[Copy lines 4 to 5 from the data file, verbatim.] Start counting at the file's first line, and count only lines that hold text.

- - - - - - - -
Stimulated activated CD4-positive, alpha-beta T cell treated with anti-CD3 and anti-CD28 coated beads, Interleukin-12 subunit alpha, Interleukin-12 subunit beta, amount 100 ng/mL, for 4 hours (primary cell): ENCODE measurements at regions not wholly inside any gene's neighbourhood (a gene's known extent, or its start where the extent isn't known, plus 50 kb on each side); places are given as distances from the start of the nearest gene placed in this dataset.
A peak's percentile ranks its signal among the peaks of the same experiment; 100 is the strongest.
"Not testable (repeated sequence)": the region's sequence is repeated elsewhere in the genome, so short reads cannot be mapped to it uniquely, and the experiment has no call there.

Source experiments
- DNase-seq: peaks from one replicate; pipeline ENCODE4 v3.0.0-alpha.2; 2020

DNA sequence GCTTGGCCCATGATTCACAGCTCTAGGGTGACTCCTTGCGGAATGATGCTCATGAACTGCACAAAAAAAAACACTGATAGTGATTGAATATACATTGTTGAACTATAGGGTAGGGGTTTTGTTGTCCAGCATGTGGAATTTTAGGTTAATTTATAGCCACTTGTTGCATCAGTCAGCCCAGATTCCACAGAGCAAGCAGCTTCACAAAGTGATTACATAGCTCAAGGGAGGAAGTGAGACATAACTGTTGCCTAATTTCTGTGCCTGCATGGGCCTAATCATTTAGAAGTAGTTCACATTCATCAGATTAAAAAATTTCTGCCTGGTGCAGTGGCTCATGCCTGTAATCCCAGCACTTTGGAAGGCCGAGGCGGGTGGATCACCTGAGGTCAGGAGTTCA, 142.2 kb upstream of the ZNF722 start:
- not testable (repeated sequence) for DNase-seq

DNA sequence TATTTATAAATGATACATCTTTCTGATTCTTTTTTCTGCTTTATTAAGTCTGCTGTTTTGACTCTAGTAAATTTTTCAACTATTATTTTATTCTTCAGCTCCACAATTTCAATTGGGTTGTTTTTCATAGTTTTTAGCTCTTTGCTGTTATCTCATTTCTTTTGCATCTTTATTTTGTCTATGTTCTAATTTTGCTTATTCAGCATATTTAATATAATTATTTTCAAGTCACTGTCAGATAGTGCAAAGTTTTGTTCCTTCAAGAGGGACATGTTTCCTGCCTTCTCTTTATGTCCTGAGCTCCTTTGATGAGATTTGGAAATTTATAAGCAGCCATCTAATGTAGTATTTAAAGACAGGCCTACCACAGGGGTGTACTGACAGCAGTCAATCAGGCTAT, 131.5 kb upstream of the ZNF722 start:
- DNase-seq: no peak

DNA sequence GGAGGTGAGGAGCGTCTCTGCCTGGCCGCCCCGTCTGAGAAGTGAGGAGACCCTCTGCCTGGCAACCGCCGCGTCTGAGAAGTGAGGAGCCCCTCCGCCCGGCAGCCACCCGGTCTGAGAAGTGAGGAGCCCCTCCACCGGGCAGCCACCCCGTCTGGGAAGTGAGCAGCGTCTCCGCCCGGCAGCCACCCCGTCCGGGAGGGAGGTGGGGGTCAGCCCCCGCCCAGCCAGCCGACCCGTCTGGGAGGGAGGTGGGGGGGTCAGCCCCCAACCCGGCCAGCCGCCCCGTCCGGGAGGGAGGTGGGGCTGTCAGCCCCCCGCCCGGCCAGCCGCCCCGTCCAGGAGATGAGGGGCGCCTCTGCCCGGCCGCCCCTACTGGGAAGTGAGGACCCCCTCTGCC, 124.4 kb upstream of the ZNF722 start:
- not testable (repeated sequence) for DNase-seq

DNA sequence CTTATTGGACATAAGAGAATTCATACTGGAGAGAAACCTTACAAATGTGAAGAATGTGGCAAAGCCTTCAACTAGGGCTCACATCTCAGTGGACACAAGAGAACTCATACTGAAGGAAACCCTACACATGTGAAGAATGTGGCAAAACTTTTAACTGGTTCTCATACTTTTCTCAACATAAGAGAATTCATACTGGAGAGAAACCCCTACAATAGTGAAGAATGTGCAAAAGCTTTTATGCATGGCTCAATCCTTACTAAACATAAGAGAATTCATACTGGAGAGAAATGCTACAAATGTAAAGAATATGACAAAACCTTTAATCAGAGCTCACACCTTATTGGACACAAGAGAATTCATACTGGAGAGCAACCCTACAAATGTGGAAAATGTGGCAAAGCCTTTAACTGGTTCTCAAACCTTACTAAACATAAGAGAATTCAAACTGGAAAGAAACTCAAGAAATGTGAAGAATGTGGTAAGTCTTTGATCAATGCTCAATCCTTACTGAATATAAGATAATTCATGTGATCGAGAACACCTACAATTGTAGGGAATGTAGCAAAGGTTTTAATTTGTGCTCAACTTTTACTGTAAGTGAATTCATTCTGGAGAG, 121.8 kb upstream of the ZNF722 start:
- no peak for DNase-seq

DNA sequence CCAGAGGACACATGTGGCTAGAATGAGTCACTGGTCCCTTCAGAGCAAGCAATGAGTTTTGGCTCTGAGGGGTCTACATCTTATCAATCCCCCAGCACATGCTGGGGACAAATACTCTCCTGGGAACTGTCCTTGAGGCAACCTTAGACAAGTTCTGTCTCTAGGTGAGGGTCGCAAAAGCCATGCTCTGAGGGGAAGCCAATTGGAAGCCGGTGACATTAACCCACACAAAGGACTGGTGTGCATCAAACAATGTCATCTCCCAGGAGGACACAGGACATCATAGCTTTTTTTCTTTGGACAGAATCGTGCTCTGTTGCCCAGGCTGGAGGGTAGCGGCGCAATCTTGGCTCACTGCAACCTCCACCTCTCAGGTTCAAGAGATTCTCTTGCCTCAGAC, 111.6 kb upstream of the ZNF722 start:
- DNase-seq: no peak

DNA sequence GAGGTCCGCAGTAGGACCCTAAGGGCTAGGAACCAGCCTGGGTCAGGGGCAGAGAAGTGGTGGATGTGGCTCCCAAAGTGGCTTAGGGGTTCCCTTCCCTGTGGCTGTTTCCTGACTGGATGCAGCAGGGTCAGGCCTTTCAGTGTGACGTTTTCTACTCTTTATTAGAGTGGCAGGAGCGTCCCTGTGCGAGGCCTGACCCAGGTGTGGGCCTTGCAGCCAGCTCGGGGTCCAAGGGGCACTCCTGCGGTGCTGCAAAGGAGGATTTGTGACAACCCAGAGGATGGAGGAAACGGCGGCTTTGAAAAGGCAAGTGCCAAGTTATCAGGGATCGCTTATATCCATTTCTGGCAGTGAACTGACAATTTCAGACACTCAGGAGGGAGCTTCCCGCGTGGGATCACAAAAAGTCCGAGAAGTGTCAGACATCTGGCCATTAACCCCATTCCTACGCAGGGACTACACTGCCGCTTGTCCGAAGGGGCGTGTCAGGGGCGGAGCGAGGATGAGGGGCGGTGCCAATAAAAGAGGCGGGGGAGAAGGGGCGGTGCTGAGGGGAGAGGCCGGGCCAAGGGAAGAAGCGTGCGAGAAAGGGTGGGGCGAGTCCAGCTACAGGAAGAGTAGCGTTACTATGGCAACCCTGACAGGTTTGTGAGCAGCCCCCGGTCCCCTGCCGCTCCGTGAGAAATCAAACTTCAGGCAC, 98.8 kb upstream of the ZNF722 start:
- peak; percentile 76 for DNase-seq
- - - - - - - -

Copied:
Source experiments
- DNase-seq: peaks from one replicate; pipeline ENCODE4 v3.0.0-alpha.2; 2020